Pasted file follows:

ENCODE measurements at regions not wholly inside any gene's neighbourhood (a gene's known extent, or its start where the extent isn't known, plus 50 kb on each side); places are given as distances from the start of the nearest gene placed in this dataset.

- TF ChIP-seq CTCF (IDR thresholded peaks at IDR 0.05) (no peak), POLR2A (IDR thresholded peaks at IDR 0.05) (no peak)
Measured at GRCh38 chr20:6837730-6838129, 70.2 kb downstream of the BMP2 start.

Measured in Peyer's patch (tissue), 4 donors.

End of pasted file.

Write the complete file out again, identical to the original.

ENCODE measurements at regions not wholly inside any gene's neighbourhood (a gene's known extent, or its start where the extent isn't known, plus 50 kb on each side); places are given as distances from the start of the nearest gene placed in this dataset.

- TF ChIP-seq CTCF (IDR thresholded peaks at IDR 0.05) (no peak), POLR2A (IDR thresholded peaks at IDR 0.05) (no peak)
Measured at GRCh38 chr20:6837730-6838129, 70.2 kb downstream of the BMP2 start.

Measured in Peyer's patch (tissue), 4 donors.